“What can I say?” she asks. “I’m the ultimate multitasker.”

Longoria suggests her ubiquity is the result of just hanging around the entertainment industry for more than two decades. She started as Flight Attendant #3 on an episode of Beverly Hills, 90210 but moved quickly on, in 2004, to Desperate Housewives, one of the last huge shows of network television.

Oh, and, at 49, she’s also a mom to 5-year-old Santiago. “The other day I heard [my son] say, ‘No, my mom’s an actress.’ And I looked at him and I thought, How did he even know that word and what it meant?” Longoria says. “He’s still unimpressed.”

He might be the only one unimpressed by Longoria’s ability to juggle it all.

Coming off of directing the film Flamin’ Hot, which garnered an Academy Award nomination for Best Song for “The Fire Inside,” Longoria needed a break. That’s why she’s only producing and starring in Land of Women, soon to debut on Apple TV+.

At the beginning of the series, Gala (Longoria) has just opened a sexy wine shop in New York City. She quickly discovers that her husband owes some bad people a lot of money, and they’re coming to collect. So Gala runs away to Spain with her annoyed daughter (newcomer Victoria Bazua) and her slightly cuckoo mom Julia (Carmen Maura, a favorite of Spanish filmmaker Pedro Almodóvar).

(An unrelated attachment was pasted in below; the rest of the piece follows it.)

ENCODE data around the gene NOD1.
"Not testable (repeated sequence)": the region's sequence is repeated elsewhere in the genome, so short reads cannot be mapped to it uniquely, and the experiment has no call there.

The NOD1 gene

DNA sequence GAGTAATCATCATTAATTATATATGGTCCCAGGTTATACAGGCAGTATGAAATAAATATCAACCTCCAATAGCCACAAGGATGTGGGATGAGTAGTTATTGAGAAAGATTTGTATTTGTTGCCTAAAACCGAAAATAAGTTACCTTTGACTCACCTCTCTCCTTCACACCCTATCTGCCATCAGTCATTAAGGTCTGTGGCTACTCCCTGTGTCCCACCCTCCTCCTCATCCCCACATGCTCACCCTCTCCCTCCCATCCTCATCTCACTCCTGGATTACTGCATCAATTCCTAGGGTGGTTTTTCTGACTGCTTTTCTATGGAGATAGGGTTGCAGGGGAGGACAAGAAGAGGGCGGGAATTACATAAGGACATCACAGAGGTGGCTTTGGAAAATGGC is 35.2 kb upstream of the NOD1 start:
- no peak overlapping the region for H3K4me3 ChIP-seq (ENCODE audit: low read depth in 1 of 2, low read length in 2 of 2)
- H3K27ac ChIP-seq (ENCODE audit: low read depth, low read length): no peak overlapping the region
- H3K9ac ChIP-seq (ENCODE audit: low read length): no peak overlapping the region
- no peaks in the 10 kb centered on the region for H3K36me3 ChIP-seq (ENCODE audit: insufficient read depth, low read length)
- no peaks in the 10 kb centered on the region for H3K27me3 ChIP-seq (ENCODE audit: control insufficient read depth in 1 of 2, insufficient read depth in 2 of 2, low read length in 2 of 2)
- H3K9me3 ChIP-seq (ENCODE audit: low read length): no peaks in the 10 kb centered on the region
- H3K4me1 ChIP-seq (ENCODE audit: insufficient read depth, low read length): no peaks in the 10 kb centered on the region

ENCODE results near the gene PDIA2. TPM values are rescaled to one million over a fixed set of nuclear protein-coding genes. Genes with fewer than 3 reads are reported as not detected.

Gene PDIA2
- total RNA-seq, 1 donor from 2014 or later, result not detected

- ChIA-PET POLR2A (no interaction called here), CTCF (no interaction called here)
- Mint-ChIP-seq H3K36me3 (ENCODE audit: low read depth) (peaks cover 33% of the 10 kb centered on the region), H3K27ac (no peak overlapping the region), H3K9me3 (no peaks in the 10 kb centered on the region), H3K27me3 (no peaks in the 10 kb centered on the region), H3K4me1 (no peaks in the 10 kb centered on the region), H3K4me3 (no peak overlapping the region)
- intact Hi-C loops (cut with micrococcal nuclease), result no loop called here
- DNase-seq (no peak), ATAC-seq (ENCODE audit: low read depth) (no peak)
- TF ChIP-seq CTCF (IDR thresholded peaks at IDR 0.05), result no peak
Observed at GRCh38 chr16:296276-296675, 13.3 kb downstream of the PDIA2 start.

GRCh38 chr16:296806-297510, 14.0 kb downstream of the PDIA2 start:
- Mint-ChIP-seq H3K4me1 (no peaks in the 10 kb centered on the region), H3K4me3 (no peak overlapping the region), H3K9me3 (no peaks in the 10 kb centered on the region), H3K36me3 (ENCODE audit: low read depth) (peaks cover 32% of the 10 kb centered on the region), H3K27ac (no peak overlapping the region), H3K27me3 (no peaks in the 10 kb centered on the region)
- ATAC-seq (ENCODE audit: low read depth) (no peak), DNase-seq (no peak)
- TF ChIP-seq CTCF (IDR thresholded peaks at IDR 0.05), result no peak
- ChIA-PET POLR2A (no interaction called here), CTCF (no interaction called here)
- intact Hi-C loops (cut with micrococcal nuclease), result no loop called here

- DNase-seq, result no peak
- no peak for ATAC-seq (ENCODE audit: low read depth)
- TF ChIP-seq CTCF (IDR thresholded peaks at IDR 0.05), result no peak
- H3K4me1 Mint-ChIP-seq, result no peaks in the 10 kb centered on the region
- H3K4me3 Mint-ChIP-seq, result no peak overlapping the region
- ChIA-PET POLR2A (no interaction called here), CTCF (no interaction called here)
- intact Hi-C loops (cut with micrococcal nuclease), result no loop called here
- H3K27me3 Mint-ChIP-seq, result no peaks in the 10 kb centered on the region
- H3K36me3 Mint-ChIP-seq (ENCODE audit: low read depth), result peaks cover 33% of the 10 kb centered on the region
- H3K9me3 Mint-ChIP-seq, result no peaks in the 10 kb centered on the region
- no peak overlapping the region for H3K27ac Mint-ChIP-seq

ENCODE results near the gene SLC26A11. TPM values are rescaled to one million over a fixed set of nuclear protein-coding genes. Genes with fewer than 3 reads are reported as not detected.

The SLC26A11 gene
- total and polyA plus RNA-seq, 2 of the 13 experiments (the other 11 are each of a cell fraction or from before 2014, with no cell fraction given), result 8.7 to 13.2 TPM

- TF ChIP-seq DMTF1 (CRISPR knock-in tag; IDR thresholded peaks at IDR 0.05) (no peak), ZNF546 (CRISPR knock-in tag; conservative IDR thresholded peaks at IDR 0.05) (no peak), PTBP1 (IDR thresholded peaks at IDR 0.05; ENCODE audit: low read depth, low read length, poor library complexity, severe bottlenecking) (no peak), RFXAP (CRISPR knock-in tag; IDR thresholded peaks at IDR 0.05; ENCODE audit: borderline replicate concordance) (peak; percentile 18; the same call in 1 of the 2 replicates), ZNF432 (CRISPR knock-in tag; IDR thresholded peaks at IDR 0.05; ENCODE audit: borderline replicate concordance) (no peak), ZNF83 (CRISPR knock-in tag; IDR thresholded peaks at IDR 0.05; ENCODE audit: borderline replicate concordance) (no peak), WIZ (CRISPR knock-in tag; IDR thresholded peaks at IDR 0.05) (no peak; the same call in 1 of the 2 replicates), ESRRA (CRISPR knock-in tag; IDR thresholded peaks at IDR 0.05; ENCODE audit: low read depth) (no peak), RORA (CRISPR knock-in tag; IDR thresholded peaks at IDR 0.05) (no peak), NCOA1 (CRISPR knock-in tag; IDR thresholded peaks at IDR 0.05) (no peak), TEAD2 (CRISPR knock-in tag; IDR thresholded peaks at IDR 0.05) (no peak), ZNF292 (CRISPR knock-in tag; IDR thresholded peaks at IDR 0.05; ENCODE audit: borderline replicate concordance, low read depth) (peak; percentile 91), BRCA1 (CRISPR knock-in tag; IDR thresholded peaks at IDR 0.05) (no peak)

“I usually reverse-engineer my projects,” says Longoria of her work as a producer. “I start with a place I want to shoot.”

For Land of Women, Longoria told her friend, the writer/producer Ramón Campos, that she wanted to film in Spain’s wine country. She wanted something “super female forward,” she explained, and suggested Under the Tuscan Sun as a reference point. A month later, Campos came back with a pitch based on a bestselling Spanish novel by Sandra Barneda.

“So much of television is set in a dystopian future, and I can’t watch television set in a dystopian future,” says Longoria, who admits to “watching everything,” especially on plane rides. “I don’t want to worry and then start setting up my doomsday bunker after watching a television show.”

Land of Women, she explains, is optimistic, “very blue skies and fish-out-of-water. You just want to be there.”